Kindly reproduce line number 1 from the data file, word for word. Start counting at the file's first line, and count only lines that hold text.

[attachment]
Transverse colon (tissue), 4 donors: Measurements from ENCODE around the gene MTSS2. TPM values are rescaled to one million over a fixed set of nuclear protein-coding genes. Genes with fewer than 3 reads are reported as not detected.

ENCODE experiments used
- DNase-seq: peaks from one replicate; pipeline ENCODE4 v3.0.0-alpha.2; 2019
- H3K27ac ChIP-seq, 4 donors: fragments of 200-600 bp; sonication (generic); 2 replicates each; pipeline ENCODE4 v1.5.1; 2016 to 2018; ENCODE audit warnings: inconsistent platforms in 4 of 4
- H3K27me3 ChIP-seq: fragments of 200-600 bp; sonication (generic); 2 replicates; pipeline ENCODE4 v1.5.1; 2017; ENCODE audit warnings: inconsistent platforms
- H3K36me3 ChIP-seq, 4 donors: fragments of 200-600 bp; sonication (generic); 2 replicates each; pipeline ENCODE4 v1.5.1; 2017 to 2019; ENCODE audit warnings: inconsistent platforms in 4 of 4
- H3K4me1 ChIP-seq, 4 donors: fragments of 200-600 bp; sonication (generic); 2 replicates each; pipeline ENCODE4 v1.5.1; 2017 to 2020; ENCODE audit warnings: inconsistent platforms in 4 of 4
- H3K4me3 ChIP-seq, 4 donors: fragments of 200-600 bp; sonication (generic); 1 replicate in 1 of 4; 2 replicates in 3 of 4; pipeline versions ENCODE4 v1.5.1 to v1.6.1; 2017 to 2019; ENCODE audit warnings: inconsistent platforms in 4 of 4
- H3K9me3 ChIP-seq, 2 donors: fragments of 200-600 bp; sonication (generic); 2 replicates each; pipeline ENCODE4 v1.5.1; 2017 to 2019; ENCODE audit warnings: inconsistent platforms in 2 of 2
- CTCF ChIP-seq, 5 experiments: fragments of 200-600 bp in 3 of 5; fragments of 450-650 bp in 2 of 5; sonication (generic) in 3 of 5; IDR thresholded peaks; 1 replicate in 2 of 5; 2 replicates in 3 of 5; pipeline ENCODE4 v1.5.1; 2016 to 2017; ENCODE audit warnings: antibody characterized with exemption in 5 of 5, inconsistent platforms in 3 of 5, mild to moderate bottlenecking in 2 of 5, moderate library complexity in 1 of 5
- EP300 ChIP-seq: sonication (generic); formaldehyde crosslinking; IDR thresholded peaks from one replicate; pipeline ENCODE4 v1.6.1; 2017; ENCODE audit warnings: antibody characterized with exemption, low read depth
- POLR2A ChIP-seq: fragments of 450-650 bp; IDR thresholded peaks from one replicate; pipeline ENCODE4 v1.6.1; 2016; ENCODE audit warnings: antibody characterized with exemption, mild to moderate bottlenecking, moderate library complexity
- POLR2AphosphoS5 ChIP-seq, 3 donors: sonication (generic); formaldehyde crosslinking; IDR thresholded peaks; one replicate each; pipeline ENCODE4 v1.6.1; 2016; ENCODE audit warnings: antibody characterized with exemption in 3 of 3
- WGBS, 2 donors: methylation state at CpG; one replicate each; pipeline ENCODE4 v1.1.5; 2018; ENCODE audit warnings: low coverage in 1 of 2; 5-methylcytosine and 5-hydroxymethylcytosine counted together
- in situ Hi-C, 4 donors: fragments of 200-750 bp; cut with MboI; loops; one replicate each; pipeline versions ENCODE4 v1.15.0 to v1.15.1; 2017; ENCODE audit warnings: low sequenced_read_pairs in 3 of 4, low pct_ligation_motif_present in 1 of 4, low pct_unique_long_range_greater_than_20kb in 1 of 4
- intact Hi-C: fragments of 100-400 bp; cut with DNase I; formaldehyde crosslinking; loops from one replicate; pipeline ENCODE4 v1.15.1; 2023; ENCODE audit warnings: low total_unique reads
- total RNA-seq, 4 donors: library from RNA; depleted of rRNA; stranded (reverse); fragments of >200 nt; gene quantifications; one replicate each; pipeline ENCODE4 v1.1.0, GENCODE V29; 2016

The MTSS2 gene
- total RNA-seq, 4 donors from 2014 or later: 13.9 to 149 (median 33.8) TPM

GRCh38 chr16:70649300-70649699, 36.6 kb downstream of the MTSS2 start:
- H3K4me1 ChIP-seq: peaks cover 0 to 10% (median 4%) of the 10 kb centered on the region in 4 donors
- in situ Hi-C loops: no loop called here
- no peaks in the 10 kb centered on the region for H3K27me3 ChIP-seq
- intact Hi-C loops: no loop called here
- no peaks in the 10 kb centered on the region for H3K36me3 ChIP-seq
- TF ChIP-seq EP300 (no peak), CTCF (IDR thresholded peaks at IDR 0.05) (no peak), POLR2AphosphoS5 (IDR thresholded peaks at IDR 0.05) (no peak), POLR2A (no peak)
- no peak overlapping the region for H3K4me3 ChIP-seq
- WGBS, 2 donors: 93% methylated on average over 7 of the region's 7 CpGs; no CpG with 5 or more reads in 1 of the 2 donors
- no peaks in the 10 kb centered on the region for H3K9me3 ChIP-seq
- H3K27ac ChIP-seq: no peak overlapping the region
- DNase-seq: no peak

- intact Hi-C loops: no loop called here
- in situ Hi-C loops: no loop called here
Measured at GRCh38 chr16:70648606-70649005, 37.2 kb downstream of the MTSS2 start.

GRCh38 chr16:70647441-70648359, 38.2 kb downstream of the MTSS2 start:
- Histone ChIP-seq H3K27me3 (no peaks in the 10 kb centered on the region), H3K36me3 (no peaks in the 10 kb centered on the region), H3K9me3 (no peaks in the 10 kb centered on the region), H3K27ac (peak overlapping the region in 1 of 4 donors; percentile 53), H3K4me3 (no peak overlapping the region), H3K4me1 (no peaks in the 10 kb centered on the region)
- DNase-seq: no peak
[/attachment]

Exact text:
Transverse colon (tissue), 4 donors: Measurements from ENCODE around the gene MTSS2. TPM values are rescaled to one million over a fixed set of nuclear protein-coding genes. Genes with fewer than 3 reads are reported as not detected.